War of the Rebellion: Serial 072 Page 0488 THE ATLANTA CAMPAIGN. Chapter L.

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Annexed are the reports of the several battery commanders of the part taken by their commands during the campaign.

I have the honor to be, general, very respectfully, your obedient servant,


Captain Bridges' Battery, Illinois Light Artillery,

Chief of Artillery, Fourth Army Corps, Commanding.

Lieutenant Colonel J. S. FULLERTON,

Assistant Adjutant-General, Fourth Army Corps.

Numbers 79.

Report of Captain Peter Simonson, Fifth Indiana Battery, Chief of Artillery, First Division, of operations May 3-June 9.


In the Field, near


, Ga., June 9, 1864.

CAPTAIN: I have the honor to submit the following report of the part taken by the batteries of my command from May 3 up to the present date:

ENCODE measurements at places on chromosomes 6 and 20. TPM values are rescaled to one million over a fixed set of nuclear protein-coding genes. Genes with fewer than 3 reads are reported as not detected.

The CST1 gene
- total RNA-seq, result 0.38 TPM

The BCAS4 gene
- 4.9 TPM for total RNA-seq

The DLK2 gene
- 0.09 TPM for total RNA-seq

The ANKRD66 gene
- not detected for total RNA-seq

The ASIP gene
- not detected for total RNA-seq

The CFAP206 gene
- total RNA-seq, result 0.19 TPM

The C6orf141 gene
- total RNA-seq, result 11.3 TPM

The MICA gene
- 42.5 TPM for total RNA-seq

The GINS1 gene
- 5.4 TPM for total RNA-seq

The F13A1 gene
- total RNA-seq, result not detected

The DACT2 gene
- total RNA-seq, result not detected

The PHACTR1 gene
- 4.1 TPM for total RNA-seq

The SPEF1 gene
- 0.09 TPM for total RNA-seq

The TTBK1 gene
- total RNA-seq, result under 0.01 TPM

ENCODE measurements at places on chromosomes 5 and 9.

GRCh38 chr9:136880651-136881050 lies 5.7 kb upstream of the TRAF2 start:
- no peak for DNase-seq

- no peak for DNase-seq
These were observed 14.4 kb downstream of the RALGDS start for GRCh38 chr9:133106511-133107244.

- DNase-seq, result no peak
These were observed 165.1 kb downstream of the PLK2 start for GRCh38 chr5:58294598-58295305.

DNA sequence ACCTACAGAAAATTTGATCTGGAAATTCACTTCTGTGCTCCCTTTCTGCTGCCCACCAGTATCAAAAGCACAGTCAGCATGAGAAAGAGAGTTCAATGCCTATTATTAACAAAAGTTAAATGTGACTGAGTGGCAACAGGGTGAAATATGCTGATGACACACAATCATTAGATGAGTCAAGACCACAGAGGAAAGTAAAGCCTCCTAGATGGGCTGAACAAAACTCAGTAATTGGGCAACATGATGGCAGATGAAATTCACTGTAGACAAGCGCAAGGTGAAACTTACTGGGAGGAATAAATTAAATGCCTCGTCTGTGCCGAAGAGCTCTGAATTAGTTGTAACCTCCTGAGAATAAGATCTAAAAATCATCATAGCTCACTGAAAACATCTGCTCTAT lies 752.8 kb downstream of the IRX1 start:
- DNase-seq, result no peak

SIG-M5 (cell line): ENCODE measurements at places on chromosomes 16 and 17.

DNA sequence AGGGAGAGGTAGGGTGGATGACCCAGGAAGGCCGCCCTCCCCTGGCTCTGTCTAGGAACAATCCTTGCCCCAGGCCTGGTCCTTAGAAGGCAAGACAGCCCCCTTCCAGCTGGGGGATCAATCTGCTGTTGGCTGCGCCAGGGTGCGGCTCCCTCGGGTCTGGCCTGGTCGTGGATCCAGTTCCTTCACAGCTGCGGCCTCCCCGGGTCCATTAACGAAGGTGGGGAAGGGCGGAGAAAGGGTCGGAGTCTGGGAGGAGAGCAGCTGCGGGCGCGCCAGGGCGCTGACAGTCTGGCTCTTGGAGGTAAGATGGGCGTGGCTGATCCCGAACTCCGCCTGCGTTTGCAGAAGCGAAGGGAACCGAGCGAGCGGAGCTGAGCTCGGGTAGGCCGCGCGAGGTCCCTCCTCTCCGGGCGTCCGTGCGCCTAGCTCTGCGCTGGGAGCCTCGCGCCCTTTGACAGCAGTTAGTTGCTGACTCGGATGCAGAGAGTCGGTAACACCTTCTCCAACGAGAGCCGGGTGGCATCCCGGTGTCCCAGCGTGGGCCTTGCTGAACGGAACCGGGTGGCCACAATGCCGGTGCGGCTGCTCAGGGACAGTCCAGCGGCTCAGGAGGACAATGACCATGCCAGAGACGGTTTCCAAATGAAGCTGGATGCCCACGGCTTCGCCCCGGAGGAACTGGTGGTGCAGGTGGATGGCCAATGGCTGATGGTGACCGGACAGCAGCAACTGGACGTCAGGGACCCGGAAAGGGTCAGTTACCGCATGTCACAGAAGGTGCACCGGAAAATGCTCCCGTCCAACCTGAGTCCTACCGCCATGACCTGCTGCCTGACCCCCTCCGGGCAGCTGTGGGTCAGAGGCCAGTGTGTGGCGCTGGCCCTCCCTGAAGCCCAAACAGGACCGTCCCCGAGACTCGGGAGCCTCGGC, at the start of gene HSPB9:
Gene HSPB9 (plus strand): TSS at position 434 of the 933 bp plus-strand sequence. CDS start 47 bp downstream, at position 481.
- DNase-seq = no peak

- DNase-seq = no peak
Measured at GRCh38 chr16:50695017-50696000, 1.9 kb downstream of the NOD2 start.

The batteries marched with the division by Red Clay Catoosa Springs, to Tunnel Hill, upon which the enemy appeared to be posted in considerable force. To drive the enemy from this position a strong demonstration by our troops was made, and will whom I sent four guns of the Fifth Indiana Battery, while the real attack was made by securing a lodgment for a brigade and two guns from the same battery. This section advanced down the ridge with the brigade, and assisted in the movement by firing about fifteen rounds of ammunition. On the following day (the 8th ultimo) the Fifth Indiana Battery was engaged in shelling a line of rifle-pits upon a small ridge in front of Rocky Face Ridge, which the troops of Davis' division charged immediately afterward and took without loss. During the remainder of the operations in front of Rocky Face Ridge and the pursuit of Johnston to Resaca both batteries were more or less engaged daily. On Saturday, the 14th, after our line had advanced to within a short distance of the enemy's works, a section of Battery B, Pennsylvania Volunteer Artillery, was placed in position in front of a 4-gun rebel battery and a hill to the left occupied by the enemy's infantry. The section only fired a few rounds, as they were entirely unprotected, while all the troops of the enemy were under cover. General Stanley, receiving information that the enemy was massing his troops on our left, directed that both batteries should be placed in good positions, facing to the left, to check the enemy in case of our troops being repulsed. He designated to me a particular spot which the Fifth Indiana Battery should occupy. Shortly afterward the left flank of the division was turned. I ordered the Fifth Indiana to open fire on the enemy, who were advancing in heavy force out of a thick woods, about 800 yards in front, which did not immediately check them as they advanced up the fields, driving our infantry back to and part of it in the rear of the battery, thus leaving the field clear in front and the enemy only about 400 yards distant. A very rapid fire of canister was opened on the advancing foe, which quickly cleared the